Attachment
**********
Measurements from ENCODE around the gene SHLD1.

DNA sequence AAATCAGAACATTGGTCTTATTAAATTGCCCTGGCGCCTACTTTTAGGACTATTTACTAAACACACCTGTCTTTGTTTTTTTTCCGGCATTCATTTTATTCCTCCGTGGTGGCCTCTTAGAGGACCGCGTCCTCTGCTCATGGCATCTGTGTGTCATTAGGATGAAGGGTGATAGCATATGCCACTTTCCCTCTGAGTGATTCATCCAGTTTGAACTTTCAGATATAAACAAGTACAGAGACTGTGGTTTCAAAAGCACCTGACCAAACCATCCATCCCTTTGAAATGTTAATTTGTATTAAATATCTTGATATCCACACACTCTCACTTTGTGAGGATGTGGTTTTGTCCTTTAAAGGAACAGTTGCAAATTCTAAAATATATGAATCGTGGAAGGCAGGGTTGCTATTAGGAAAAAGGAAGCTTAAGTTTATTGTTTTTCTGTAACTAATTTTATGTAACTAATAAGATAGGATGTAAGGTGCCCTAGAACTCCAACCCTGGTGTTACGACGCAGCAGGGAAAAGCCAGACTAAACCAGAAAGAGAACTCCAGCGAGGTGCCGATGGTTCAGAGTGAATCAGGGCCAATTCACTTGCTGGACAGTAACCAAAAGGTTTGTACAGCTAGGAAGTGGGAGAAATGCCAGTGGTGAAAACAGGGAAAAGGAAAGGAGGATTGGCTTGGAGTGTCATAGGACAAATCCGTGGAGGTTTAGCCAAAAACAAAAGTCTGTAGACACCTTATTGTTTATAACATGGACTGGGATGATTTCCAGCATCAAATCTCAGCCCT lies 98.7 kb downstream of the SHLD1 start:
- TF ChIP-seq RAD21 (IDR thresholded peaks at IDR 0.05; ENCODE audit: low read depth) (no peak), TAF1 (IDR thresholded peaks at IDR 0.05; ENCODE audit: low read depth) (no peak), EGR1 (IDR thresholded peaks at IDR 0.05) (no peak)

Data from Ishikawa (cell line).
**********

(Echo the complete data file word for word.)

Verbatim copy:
Measurements from ENCODE around the gene SHLD1.

DNA sequence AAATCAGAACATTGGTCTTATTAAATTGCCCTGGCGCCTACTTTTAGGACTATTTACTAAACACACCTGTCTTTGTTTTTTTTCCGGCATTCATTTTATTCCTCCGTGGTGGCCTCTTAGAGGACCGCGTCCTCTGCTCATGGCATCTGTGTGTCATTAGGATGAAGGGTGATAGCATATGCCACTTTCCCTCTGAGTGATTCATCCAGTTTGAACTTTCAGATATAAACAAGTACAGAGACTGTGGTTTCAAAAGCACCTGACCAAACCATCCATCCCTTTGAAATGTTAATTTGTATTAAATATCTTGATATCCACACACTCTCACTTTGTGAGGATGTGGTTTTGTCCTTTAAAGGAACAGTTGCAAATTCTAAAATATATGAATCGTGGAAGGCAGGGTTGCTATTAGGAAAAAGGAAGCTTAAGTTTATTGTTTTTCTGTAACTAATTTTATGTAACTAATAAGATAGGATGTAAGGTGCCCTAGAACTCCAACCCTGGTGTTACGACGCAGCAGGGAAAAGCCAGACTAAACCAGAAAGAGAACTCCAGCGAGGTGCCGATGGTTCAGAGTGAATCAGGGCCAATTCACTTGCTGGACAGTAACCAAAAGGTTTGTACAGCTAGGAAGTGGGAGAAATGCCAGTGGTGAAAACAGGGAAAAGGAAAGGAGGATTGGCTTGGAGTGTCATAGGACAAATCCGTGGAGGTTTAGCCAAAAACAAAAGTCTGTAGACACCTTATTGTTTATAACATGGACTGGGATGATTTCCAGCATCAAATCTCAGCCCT lies 98.7 kb downstream of the SHLD1 start:
- TF ChIP-seq RAD21 (IDR thresholded peaks at IDR 0.05; ENCODE audit: low read depth) (no peak), TAF1 (IDR thresholded peaks at IDR 0.05; ENCODE audit: low read depth) (no peak), EGR1 (IDR thresholded peaks at IDR 0.05) (no peak)

Data from Ishikawa (cell line).